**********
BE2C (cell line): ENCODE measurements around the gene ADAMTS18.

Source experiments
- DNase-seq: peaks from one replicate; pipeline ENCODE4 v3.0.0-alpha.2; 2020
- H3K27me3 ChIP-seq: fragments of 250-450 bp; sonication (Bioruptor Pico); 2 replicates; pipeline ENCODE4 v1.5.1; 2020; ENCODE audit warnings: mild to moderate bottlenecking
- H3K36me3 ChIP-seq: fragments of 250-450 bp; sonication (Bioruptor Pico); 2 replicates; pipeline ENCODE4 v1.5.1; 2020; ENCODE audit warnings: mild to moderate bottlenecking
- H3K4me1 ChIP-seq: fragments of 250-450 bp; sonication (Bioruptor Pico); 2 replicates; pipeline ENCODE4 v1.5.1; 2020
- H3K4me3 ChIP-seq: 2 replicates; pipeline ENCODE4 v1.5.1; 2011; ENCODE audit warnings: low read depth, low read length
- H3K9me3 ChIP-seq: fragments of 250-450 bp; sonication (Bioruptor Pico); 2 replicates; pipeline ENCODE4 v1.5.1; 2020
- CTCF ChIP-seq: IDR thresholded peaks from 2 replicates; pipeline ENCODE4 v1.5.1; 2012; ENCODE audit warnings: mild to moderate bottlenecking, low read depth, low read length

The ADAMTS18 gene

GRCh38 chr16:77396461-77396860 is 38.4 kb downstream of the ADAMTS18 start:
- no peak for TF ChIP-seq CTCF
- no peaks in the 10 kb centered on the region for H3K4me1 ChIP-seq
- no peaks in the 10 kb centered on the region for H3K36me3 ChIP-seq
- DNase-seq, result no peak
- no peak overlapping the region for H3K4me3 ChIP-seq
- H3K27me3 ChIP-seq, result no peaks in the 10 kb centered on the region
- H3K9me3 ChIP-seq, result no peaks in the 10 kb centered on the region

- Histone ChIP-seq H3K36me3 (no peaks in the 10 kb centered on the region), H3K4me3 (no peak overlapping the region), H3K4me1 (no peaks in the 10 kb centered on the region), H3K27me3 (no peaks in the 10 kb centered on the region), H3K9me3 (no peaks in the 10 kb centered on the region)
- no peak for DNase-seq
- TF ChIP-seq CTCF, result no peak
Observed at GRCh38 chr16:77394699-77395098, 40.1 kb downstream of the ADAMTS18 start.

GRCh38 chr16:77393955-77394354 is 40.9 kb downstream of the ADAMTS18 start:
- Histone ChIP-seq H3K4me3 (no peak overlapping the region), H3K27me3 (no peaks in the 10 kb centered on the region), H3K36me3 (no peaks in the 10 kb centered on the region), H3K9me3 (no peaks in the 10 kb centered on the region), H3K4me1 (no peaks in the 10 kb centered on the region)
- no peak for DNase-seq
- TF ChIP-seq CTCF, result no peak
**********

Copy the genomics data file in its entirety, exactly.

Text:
BE2C (cell line): ENCODE measurements around the gene ADAMTS18.

Source experiments
- DNase-seq: peaks from one replicate; pipeline ENCODE4 v3.0.0-alpha.2; 2020
- H3K27me3 ChIP-seq: fragments of 250-450 bp; sonication (Bioruptor Pico); 2 replicates; pipeline ENCODE4 v1.5.1; 2020; ENCODE audit warnings: mild to moderate bottlenecking
- H3K36me3 ChIP-seq: fragments of 250-450 bp; sonication (Bioruptor Pico); 2 replicates; pipeline ENCODE4 v1.5.1; 2020; ENCODE audit warnings: mild to moderate bottlenecking
- H3K4me1 ChIP-seq: fragments of 250-450 bp; sonication (Bioruptor Pico); 2 replicates; pipeline ENCODE4 v1.5.1; 2020
- H3K4me3 ChIP-seq: 2 replicates; pipeline ENCODE4 v1.5.1; 2011; ENCODE audit warnings: low read depth, low read length
- H3K9me3 ChIP-seq: fragments of 250-450 bp; sonication (Bioruptor Pico); 2 replicates; pipeline ENCODE4 v1.5.1; 2020
- CTCF ChIP-seq: IDR thresholded peaks from 2 replicates; pipeline ENCODE4 v1.5.1; 2012; ENCODE audit warnings: mild to moderate bottlenecking, low read depth, low read length

The ADAMTS18 gene

GRCh38 chr16:77396461-77396860 is 38.4 kb downstream of the ADAMTS18 start:
- no peak for TF ChIP-seq CTCF
- no peaks in the 10 kb centered on the region for H3K4me1 ChIP-seq
- no peaks in the 10 kb centered on the region for H3K36me3 ChIP-seq
- DNase-seq, result no peak
- no peak overlapping the region for H3K4me3 ChIP-seq
- H3K27me3 ChIP-seq, result no peaks in the 10 kb centered on the region
- H3K9me3 ChIP-seq, result no peaks in the 10 kb centered on the region

- Histone ChIP-seq H3K36me3 (no peaks in the 10 kb centered on the region), H3K4me3 (no peak overlapping the region), H3K4me1 (no peaks in the 10 kb centered on the region), H3K27me3 (no peaks in the 10 kb centered on the region), H3K9me3 (no peaks in the 10 kb centered on the region)
- no peak for DNase-seq
- TF ChIP-seq CTCF, result no peak
Observed at GRCh38 chr16:77394699-77395098, 40.1 kb downstream of the ADAMTS18 start.

GRCh38 chr16:77393955-77394354 is 40.9 kb downstream of the ADAMTS18 start:
- Histone ChIP-seq H3K4me3 (no peak overlapping the region), H3K27me3 (no peaks in the 10 kb centered on the region), H3K36me3 (no peaks in the 10 kb centered on the region), H3K9me3 (no peaks in the 10 kb centered on the region), H3K4me1 (no peaks in the 10 kb centered on the region)
- no peak for DNase-seq
- TF ChIP-seq CTCF, result no peak